Friday, October 2, 2009

Paying for health care reform: Why it matters big time

As Bill Moyers said, health care reform is a means to social justice. Getting almost universal coverage and bringing down costs for working families is crucial not just because health care is a human right, but also because the middle class livelihood is becoming untenable for more and more families in America. The gap between the wealthy and everyone else has grown by leaps and bounds since the Reagan years. Reducing what working families pay for health care makes the middle class accessible to more people and makes it more secure for those already there.

Back in August, I laid out the three fundamental goals of health care reform that we need to keep our eye on. But there's also principles for going about health care reform that are important as well. Unlike the goals, these are more subjective and vary a lot from person to person. An example of a health reform principle: a lot of pundits from the center-left and the right have been crowing about increasing competition, a panacea for these free marketeers. Competition doesn't necessarily reduce costs or expand coverage (it actually expands them, but that's not my point here), so it doesn't have anything to do with the goals of reform, but it's how these people want to go about reform. The principles of reform are different from the goals in that they mostly deal with how to reach those goals.

One important principle for those of us who see health care as a means to social justice is paying for expanding health care coverage in a progressive way. This means that the funding for health care reform ensures that reform overall transfers wealth downward. Expanding coverage and lowering cost will benefit working families, but if we pay for that by taxing working families then it might not benefit them overall economically.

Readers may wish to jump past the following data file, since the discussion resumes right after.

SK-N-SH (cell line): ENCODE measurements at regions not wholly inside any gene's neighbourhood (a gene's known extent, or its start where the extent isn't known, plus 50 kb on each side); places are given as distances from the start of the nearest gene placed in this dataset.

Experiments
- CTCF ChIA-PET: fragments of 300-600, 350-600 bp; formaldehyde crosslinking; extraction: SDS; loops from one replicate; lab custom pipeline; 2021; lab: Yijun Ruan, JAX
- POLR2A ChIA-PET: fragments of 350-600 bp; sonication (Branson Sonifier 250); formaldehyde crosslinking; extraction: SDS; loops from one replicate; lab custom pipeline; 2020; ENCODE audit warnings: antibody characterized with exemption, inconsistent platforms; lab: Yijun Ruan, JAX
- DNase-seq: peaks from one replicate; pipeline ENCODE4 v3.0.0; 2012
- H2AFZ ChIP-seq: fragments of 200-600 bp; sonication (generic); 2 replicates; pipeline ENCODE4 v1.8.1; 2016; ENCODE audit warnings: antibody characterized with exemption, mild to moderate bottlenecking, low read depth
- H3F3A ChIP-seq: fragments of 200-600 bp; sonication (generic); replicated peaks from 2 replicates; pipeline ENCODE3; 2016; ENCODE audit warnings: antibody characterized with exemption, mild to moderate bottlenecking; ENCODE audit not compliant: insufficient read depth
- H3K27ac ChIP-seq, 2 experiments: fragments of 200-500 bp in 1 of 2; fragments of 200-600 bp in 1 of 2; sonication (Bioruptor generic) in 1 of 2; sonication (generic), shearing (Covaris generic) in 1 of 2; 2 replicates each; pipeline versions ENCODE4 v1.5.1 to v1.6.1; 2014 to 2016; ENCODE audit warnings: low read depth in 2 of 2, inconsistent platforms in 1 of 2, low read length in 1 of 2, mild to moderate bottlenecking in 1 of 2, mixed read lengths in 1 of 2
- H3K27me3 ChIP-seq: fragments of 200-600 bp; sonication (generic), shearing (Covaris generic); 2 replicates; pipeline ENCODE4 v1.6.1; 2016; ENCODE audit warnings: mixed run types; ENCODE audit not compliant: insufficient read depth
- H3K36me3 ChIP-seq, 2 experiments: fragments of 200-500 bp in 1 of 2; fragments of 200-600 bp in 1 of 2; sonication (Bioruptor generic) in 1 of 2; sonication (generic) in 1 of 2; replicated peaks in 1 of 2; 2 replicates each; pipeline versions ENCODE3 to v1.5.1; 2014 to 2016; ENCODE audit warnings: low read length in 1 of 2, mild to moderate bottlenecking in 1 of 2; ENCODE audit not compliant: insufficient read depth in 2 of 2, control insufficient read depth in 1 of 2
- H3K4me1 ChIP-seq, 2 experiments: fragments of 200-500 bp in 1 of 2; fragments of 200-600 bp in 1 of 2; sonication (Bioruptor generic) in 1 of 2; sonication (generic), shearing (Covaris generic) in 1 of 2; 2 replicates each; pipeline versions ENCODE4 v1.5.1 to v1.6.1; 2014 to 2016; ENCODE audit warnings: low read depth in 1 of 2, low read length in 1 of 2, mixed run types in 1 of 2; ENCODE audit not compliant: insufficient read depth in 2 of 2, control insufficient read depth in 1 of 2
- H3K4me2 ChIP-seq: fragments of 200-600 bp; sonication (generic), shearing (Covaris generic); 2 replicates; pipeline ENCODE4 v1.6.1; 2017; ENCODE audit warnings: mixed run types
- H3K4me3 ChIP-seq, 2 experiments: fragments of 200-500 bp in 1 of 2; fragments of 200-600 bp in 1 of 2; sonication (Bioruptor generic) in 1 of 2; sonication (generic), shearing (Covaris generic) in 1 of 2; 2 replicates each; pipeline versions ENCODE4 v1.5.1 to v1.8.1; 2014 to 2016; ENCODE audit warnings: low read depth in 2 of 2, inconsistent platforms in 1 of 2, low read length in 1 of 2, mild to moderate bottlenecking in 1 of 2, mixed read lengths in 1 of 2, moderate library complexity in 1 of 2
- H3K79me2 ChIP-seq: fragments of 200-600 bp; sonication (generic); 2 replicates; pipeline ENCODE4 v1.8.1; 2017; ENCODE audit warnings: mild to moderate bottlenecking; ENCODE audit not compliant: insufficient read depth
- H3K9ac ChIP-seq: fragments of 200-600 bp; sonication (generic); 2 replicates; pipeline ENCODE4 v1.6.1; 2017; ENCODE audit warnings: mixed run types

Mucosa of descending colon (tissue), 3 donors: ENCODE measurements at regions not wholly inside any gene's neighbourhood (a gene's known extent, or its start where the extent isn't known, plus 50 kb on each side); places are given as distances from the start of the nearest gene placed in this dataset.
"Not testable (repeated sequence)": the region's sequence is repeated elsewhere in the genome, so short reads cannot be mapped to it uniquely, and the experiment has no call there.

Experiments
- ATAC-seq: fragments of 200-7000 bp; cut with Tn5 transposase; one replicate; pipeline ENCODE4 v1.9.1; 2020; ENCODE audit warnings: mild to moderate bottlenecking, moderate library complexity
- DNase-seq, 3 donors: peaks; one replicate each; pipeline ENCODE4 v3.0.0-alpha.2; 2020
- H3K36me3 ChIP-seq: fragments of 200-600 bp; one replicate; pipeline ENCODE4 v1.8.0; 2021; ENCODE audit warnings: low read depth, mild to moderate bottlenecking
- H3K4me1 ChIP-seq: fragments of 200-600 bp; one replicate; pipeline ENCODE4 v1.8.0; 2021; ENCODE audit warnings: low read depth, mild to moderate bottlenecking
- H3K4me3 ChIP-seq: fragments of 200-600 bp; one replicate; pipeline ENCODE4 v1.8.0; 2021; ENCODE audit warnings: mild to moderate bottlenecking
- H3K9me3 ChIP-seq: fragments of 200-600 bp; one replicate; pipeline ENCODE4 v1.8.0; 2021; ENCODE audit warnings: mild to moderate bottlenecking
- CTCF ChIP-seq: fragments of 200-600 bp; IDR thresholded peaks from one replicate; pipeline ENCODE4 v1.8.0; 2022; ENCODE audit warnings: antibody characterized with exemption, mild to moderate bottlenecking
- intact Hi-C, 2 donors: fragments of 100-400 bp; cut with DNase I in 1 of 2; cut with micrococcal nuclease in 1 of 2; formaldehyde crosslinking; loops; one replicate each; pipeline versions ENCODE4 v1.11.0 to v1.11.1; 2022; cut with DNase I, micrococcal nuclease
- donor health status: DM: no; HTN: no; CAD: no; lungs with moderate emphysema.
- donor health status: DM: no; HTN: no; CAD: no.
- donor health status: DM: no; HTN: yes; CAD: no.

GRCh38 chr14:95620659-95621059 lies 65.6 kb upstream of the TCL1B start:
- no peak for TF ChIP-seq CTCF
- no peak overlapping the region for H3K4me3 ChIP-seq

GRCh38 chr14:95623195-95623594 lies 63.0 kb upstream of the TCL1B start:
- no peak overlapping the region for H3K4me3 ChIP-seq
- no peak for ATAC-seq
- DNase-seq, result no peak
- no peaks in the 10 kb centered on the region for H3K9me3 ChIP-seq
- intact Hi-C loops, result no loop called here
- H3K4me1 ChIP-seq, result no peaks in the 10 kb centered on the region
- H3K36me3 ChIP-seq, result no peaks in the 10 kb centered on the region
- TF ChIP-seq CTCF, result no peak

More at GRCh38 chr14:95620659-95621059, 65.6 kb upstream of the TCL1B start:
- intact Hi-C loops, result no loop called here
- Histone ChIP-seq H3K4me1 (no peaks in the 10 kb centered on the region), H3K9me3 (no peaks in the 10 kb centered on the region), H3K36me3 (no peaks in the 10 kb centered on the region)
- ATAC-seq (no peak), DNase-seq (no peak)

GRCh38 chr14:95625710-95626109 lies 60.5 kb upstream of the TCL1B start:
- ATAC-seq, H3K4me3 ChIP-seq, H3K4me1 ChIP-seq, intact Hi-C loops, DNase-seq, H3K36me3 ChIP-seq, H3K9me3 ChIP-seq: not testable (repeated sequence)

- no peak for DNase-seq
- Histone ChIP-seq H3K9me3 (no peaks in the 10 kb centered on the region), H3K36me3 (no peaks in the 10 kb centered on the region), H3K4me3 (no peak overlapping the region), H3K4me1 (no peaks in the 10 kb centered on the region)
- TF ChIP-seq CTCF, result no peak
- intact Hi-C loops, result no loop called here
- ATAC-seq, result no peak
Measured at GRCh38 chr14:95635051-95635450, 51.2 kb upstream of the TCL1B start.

The mandate-and-subsidies approach that the Congressional Democrats have taken to health care reform won't reduce health costs very much as I've written earlier. Nothing will change for workers who get coverage from their employers, and the un-insured will have to pay more than they did before because of the individual mandate. As such, if Congress chooses to pay for the subsidies by taxing the middle class, it may actually increase overall costs for working class families. Given that the idea behind goal #2 of reform is to make health care less of a cost burden on working families, the principle of paying for reform progressively becomes elevated to a goal and a must under the mandate-and-subsidies approach.

House Democrats proposed to pay for their bill, HR 3200, by creating a surtax on the wealthy. This is the preferred approach. The wealthy have benefited so much from the Bush tax cut and our general economic policy of the last 30 years, so it's only just that they pay to cover the un-insured. The House has also discussed taxing sugary drinks as well. Although this is a regressive tax, I would find it acceptable if paired with a surtax on the wealthy because it would improve our nation's health and lower health care costs overall.